For our next field project, we are looking at partnering with regional NGOs to create region-specific funding programs modeled after our Keepers of the Earth Fund. The goal of this initiative will be to further decentralize the funding sources available to Indigenous communities, and to place grantmaking in the capable hands of local experts.

Collaboration itself is central to Indigenous ways of life. Especially in times of limited resources, the basic Indigenous principles of sharing and cooperation strengthen the greater community. By building partnerships with organizations that share these principles, from the local level to the global, we can leverage one another’s resources to provide better, stronger support to our communities. We do this by:
● Bringing together Indigenous practitioners from all over the world so they can share traditional knowledge, lessons, models, technical skills and strategies and form alliances to strengthen the global Indigenous movement.
● Collaborating with other Indigenous-led organizations to provide funding and advocacy that is based on Indigenous values.
● Forming partnerships with non-Indigenous organizations that focus on specific issues, offering information on how those issues affect Indigenous Peoples. We also partner with non-Indigenous organizations that are interested in providing technical or political support or fiscal sponsorship for Indigenous-led projects.

Educating the public about the problems facing Indigenous Peoples and the solutions they offer is critical to our mission. Our goal is to promote traditional knowledge and Indigenous values in a way that will integrate the best of what our communities have to offer into the global society.

Through our articles, columns, blogs, newsletter, and social networking presence and our Cultural Risk Alerts and assessments, we communicate directly with over 4,000 community-based organizations, non-governmental organizations, Indigenous networks, corporations, media outlets and funders, as well as thousands of individuals. These platforms provide a forum for our communities and partners to exchange ideas as well as an interactive way to learn about grantees, events, conferences and other news, read exclusive interviews with stakeholders, keep abreast of the grant and partnership opportunities we offer, and participate in fundraising.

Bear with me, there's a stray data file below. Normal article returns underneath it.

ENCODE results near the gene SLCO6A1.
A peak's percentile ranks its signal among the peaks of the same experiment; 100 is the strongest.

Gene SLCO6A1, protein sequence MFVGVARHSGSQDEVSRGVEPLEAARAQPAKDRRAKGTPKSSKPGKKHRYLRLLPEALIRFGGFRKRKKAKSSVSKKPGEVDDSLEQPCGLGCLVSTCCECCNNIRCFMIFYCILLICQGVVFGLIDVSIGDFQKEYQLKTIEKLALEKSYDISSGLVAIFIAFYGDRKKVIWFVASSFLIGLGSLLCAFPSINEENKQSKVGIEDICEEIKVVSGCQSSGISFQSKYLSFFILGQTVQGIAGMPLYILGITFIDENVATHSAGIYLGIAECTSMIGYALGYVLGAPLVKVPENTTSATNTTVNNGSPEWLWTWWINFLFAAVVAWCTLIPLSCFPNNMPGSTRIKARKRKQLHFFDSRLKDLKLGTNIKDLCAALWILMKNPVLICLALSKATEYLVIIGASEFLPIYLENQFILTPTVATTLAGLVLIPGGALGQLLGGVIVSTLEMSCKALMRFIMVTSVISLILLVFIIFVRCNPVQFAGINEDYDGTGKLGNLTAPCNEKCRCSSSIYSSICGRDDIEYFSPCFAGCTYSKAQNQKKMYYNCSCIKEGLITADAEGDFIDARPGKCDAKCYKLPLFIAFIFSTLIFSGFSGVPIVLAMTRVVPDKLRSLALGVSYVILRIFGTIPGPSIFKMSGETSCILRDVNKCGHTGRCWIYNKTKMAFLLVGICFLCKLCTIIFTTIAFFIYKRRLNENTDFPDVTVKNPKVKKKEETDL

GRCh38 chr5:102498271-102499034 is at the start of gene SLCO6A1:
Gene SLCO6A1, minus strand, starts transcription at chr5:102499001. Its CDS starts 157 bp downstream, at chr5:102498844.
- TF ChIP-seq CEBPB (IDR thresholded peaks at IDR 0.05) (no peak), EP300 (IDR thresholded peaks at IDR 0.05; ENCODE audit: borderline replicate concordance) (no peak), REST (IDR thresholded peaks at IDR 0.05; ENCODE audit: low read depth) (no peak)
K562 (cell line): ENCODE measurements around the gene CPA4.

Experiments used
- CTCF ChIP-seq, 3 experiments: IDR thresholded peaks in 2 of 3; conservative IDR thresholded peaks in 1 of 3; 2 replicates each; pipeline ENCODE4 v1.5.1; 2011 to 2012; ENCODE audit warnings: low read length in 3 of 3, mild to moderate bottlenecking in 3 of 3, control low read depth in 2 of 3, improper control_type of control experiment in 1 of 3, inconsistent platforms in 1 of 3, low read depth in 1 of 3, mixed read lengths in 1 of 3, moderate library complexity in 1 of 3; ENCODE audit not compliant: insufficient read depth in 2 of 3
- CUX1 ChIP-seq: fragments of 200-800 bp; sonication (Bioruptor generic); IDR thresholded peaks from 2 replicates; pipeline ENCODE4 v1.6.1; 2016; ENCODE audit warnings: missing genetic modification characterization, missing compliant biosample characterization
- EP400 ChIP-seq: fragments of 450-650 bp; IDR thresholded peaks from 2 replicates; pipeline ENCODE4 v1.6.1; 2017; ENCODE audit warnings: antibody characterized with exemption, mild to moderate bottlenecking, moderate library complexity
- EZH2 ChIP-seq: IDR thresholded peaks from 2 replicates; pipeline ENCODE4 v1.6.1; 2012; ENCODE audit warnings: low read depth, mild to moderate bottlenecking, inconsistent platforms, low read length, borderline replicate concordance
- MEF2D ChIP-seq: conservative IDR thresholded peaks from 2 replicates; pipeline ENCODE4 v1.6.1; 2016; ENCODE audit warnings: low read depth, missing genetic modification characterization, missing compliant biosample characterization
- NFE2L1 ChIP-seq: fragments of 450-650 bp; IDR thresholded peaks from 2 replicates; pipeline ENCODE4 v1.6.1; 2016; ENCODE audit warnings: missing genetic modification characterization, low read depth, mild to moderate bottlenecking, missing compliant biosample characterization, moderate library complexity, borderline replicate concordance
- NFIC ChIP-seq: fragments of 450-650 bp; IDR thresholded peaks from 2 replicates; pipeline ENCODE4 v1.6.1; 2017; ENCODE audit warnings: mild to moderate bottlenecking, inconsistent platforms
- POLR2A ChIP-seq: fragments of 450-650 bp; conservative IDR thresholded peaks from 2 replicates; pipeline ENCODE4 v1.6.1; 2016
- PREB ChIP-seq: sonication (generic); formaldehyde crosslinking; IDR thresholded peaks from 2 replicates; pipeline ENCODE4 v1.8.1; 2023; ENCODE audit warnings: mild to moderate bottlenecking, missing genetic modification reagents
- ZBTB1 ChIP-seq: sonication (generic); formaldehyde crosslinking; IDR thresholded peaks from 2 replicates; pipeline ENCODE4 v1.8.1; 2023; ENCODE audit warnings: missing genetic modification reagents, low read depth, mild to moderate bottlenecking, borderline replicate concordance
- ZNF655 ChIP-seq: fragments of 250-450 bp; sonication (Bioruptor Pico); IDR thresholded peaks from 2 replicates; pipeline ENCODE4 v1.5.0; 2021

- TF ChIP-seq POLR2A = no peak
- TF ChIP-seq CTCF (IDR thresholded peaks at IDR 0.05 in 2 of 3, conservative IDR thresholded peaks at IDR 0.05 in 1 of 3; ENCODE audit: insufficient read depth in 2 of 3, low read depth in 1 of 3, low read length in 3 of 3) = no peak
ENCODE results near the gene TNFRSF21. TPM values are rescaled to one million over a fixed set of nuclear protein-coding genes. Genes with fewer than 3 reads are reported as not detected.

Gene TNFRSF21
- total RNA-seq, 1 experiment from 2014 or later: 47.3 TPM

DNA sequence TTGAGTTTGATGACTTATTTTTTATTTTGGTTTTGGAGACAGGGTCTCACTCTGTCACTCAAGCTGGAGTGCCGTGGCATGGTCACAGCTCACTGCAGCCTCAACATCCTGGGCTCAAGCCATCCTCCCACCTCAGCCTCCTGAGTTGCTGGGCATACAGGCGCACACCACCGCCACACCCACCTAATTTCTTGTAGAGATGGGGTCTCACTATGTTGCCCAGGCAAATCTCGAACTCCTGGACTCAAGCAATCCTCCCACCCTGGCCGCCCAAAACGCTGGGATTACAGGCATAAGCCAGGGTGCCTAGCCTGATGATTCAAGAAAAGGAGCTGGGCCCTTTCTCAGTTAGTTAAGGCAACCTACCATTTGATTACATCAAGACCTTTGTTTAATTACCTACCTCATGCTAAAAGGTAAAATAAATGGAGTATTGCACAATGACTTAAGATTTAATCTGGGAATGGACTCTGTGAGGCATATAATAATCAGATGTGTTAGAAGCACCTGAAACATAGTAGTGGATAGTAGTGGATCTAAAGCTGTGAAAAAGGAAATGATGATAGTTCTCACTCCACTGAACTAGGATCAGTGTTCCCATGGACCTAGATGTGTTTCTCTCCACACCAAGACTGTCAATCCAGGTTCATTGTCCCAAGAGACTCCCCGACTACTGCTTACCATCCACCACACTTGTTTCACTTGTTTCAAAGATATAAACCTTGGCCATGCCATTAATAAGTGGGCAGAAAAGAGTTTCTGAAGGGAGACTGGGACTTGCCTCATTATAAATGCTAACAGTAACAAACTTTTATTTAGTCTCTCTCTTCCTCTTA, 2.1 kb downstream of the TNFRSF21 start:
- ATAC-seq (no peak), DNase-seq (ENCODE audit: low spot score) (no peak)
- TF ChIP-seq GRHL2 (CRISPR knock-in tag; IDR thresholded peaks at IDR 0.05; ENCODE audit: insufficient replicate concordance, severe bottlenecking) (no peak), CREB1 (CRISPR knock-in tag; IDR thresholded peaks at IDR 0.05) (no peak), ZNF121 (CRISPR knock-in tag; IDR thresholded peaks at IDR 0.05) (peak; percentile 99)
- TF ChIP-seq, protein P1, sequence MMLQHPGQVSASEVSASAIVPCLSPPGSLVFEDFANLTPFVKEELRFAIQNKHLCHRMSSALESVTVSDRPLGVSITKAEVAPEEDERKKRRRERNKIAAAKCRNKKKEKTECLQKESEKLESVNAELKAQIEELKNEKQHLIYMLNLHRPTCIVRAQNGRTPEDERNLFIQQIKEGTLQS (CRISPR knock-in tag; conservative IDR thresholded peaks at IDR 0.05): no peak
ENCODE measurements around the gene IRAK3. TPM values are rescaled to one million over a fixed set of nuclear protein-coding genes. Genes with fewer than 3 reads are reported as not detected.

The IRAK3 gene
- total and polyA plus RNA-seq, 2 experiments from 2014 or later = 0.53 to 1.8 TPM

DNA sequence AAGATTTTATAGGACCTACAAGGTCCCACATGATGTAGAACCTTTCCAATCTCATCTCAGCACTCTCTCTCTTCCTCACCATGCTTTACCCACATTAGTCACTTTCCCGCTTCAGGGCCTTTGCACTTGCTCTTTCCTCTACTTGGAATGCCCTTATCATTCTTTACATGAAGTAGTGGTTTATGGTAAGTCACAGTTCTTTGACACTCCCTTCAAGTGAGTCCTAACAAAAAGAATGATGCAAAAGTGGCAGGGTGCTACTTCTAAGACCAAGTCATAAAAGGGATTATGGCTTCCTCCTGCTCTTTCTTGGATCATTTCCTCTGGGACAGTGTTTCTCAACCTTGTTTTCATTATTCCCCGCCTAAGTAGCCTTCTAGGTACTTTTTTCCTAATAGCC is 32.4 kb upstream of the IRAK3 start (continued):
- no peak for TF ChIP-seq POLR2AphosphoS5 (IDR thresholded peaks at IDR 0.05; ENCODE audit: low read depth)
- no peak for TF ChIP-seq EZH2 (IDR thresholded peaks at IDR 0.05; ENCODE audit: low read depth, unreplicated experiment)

We also create and distribute compelling, informative media. This includes print, radio, wire, television, web, emerging media and online video. We cultivate relationships with writers, documentarians and reporters on every continent and in every country where Indigenous people live, ensuring that the voices of our communities will be heard.

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From Our Blog

  • Month of Action #DAPL

    By: Rebecca Adamson Founder/Executive Director, First Peoples Worldwide In August 2016 the Standing Rock Sioux Tribal Chairman and Council asked First Peoples Worldwide to lead an investor engagement strategy to stop the financing going to Energy Transfer Partners (ETP) for the construction of the Dakota Access Pipeline (DAPL). Working with tribal governments, Native leaders, grassroots […]

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  • Call For YOUR Help!

    Dear First Peoples Worldwide Community, The Standing Rock Sioux Tribal Chairman requested one-on-one meetings with each of the 17 banks providing project level finance to the Dakota Access Pipeline. We asked them to respond by January 10. Here is the break down of the responses so far. We are making good headway. Any help with […]

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  • Mining on the Guajira Peninsula: Wayuu Communities Fight Against Coal Extraction

    Located on the border of northern Colombia and northwestern Venezuela, the Guajira Peninsula was once an ecologically rich territory, full of tropical rainforests and an array of biodiversity, flowing with a plentiful supply of clean water and air. However, since transnational companies began buying land across the peninsula in the 1980s, principally for coal extraction, […]